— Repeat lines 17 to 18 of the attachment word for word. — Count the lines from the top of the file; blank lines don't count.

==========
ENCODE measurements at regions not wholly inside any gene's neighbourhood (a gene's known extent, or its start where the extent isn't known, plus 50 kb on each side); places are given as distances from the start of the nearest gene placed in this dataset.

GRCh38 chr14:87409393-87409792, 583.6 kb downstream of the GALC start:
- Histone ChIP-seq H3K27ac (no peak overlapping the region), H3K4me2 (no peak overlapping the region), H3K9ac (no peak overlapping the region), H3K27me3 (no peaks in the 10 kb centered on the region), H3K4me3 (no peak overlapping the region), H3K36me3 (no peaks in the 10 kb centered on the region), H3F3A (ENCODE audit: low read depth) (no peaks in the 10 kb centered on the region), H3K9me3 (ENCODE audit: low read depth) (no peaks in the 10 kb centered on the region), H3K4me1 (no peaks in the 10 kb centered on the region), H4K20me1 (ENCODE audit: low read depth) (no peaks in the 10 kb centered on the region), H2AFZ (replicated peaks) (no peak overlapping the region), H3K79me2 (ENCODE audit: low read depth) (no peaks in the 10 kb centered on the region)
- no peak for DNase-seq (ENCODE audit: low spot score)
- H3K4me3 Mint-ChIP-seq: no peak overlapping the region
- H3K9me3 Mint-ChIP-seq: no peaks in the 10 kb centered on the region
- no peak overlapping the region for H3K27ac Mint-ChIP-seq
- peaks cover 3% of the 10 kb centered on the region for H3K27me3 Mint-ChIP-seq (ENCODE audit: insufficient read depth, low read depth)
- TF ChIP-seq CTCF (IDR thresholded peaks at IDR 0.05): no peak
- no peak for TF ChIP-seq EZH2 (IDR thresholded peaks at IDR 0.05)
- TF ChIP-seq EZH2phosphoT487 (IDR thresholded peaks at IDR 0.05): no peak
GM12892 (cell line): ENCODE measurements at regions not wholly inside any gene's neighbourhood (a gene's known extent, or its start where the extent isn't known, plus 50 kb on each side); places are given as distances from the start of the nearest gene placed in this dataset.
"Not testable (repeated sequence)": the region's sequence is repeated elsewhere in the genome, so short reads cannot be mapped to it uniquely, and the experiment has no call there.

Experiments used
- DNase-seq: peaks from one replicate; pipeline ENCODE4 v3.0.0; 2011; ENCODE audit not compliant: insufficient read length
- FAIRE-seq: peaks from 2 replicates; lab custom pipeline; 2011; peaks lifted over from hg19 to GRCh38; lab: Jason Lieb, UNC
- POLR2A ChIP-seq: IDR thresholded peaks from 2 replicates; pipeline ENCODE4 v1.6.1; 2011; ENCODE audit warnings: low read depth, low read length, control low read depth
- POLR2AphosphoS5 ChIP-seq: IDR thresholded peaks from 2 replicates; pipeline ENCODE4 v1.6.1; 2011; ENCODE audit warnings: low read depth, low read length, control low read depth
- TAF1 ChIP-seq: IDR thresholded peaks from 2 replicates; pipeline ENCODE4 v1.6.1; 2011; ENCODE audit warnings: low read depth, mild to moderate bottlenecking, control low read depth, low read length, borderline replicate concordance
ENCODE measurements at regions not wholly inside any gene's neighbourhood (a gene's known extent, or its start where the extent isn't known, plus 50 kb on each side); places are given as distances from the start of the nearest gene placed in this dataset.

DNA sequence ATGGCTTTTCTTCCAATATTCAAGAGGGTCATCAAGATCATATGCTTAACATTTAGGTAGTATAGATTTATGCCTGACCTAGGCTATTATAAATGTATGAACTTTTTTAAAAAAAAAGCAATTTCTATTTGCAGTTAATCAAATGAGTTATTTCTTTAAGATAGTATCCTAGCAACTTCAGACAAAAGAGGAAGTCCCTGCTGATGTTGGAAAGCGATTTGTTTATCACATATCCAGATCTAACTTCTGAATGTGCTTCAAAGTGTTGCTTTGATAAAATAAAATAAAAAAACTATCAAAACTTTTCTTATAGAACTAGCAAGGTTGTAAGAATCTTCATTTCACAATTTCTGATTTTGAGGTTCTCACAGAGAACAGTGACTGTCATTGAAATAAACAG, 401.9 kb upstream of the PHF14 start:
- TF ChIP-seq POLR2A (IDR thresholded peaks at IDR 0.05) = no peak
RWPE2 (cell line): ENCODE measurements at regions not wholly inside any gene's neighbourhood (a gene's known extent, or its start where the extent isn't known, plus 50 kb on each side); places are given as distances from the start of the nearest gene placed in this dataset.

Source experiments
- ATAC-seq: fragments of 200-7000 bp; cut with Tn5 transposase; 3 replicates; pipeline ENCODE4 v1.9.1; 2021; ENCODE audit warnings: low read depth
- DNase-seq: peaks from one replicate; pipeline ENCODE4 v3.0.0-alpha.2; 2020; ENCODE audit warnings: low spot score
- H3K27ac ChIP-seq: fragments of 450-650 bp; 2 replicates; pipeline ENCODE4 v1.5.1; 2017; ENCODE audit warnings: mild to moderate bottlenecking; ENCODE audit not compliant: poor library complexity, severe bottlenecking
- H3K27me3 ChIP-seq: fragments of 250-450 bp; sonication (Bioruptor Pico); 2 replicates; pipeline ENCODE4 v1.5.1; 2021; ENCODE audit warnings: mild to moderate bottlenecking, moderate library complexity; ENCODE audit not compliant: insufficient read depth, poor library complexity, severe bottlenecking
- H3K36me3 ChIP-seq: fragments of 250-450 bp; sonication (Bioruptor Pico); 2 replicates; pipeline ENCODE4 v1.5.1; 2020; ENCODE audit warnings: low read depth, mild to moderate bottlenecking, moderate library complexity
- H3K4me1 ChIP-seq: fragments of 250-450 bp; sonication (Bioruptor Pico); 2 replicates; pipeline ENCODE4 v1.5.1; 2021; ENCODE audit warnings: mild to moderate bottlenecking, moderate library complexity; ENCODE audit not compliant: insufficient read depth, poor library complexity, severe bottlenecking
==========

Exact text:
- POLR2A ChIP-seq: IDR thresholded peaks from 2 replicates; pipeline ENCODE4 v1.6.1; 2011; ENCODE audit warnings: low read depth, low read length, control low read depth
- POLR2AphosphoS5 ChIP-seq: IDR thresholded peaks from 2 replicates; pipeline ENCODE4 v1.6.1; 2011; ENCODE audit warnings: low read depth, low read length, control low read depth